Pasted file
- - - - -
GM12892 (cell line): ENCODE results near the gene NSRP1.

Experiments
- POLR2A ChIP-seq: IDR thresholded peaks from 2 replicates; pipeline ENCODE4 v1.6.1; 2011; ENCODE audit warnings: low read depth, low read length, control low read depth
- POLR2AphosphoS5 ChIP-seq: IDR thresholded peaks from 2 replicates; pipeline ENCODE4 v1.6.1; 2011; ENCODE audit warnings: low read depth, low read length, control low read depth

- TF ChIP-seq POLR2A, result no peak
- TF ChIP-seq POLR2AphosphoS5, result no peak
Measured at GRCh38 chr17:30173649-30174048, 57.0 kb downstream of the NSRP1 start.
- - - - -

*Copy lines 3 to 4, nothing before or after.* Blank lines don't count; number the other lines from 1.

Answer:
- POLR2A ChIP-seq: IDR thresholded peaks from 2 replicates; pipeline ENCODE4 v1.6.1; 2011; ENCODE audit warnings: low read depth, low read length, control low read depth
- POLR2AphosphoS5 ChIP-seq: IDR thresholded peaks from 2 replicates; pipeline ENCODE4 v1.6.1; 2011; ENCODE audit warnings: low read depth, low read length, control low read depth